Swedish mobile gambling operator LeoVegas is bidding farewell to the CEO of its Malta-based subsidiary.
On Tuesday, LeoVegas announced that Johan Styren (pictured), who heads up LeoVegas Gaming Ltd, would be leaving his post on June 30. Styren, who has held the CEO position for the last five years, will remain as director of some LeoVegas divisions for a transitional period, then it’s off into the sunset.
LeoVegas Group CEO Gustaf Hagman praised Styren’s “amazing effort” over the past five years and wished him well in his future endeavors. Styren said he was moving on to face unspecified “new challenges” but looked back fondly at his 2012 arrival at the company, when “we had just launched and we had no customers. Today, we are market leaders.”
Earlier this month, LeoVegas released its Q1 earnings report, which showed revenue rising 49% to €43.9m in the three months ending March 31. The company reported earnings of €6m versus a €1.3m loss in the same period last year, while operating profit came in at €5.5m from a €1.6m loss.
The quarter benefited from the launch in December of LeoVegas’ Denmark-licensed operations. Hagman said the Danish market debut had gone “extremely well” and was “one of the most successful launches” in the company’s history. Denmark accounted for 3% of Q1’s overall revenue.
The quarter also saw LeoVegas complete its acquisition of the Italian-licensed operations of Winga.it. The business will eventually be transitioned to the LeoVegas brand, and Hagman sees great growth potential due to his view that “the mobile journey has yet to take place in Italy.”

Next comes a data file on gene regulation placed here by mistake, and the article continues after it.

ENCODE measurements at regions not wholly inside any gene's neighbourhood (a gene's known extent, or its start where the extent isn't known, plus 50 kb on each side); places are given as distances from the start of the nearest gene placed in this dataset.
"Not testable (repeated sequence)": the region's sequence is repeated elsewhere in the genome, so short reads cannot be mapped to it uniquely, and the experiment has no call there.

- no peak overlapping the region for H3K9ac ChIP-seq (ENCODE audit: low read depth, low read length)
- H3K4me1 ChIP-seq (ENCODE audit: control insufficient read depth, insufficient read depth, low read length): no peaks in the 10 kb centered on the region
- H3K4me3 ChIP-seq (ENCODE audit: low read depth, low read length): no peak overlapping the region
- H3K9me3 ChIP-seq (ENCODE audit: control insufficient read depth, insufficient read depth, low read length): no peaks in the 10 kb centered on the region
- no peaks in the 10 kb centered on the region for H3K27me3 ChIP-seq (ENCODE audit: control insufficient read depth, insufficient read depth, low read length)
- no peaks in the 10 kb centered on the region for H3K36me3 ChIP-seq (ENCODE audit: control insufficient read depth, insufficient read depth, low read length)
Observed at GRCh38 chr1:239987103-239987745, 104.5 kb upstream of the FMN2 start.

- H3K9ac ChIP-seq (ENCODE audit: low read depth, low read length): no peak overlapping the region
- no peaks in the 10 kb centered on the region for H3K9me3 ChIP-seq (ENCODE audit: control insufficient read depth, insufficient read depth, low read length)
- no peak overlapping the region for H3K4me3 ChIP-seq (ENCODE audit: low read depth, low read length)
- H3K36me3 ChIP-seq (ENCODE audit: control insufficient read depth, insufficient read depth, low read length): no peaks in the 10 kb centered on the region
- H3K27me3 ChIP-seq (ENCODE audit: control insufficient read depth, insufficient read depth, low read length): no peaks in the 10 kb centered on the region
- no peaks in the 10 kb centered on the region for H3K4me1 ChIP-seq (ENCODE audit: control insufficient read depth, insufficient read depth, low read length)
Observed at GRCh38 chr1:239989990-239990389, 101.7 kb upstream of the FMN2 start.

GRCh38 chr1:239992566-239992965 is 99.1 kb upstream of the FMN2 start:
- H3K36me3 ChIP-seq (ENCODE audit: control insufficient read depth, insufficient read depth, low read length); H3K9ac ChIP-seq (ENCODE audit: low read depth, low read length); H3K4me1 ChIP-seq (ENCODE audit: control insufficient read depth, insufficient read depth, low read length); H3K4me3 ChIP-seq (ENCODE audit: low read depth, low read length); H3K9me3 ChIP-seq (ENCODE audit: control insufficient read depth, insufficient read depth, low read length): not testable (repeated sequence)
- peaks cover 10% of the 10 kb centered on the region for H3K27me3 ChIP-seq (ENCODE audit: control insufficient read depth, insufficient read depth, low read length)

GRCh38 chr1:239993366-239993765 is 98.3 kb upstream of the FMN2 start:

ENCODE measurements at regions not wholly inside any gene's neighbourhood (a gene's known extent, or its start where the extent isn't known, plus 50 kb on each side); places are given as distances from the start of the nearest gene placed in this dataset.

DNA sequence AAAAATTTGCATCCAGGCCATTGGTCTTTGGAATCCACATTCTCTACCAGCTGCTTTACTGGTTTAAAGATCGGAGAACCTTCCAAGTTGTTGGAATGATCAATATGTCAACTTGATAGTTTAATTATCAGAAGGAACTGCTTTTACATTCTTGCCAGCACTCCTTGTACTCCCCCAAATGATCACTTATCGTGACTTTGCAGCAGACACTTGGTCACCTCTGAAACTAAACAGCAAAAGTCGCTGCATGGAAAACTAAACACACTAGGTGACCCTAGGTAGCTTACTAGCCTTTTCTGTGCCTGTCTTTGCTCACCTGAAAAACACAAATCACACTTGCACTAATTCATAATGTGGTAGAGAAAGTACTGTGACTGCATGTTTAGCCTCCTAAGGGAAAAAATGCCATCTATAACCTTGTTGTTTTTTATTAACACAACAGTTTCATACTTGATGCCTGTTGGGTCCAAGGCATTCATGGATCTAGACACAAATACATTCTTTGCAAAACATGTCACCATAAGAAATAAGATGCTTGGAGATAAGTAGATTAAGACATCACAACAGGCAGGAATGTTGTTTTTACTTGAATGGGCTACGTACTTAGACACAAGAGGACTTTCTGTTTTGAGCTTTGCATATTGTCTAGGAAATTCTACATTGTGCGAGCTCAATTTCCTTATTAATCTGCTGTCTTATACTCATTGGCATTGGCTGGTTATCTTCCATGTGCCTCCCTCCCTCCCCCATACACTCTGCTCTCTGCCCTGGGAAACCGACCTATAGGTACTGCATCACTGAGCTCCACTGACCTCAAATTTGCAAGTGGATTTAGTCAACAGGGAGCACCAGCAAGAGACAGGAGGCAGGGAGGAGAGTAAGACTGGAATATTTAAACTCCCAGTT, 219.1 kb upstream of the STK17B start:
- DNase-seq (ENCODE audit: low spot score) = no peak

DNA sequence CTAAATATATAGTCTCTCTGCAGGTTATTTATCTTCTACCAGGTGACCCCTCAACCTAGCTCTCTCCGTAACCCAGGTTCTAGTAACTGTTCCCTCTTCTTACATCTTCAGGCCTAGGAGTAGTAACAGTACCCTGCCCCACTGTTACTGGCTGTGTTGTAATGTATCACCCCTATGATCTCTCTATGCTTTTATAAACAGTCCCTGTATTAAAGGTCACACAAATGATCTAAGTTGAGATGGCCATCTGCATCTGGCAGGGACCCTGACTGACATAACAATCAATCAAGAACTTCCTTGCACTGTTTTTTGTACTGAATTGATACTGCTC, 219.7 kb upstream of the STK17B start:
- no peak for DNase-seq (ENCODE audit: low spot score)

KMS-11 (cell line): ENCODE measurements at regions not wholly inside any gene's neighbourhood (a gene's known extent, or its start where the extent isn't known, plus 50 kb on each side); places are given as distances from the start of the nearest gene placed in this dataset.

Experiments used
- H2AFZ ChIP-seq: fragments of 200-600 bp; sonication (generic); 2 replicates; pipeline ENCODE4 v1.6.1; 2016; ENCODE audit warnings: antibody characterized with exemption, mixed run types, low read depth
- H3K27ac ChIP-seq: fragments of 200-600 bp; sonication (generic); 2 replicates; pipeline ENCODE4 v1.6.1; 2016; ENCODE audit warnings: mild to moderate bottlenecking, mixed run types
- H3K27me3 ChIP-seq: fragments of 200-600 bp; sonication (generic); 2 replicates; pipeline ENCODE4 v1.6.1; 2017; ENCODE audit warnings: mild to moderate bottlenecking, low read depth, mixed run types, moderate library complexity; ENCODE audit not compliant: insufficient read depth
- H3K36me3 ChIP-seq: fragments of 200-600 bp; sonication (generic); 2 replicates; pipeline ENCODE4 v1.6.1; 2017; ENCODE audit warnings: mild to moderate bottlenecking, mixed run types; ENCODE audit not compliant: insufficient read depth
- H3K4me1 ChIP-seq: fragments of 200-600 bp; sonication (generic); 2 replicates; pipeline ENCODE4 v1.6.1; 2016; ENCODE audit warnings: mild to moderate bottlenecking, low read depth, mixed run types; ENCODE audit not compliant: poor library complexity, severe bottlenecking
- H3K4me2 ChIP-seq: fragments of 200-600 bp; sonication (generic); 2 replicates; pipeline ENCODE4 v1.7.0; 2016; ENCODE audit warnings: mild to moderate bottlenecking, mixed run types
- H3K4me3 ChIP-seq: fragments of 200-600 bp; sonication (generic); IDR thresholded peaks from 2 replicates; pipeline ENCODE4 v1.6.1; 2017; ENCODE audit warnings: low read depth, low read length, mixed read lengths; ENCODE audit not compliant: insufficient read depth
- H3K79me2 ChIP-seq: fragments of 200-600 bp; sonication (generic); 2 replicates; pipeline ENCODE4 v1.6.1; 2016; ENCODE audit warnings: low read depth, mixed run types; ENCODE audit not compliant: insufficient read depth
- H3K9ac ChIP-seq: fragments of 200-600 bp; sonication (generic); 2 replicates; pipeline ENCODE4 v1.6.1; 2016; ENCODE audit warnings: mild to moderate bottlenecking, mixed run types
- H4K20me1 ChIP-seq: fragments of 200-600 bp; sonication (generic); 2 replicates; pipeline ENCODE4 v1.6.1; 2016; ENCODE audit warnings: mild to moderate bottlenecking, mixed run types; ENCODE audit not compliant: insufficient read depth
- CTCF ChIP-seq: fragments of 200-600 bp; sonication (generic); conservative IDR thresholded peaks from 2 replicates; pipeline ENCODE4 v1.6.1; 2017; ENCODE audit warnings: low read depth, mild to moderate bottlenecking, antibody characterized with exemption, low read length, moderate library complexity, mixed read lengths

The Italian launch means LeoVegas is now active in five regulated markets, along with the UK, Denmark, Ireland and Malta. Regulated markets accounted for 18.3% of Q1 revenue, up from 17.6% last year, but Italy only contributed to this total in the month of March.
Depositing customer numbers were up 42% to 172k in Q1, while new customers were up 23% to 75k. Deposit growth was slower than in Q4 due to LeoVegas exiting the Czech Republic – which accounted for 4% of Q4 revenue – to comply with the market’s new regulatory regime. LeoVegas said it doesn’t intend to apply for a new Czech license.
Hagman said LeoVegas started Q2 off on a tear, with April’s net gaming revenue up 79% over last year to €16.5m. Hagman said LeoVegas began ramping up its marketing efforts in Q1 and the expectation is that the company will begin to see greater returns on this investment as the year progresses.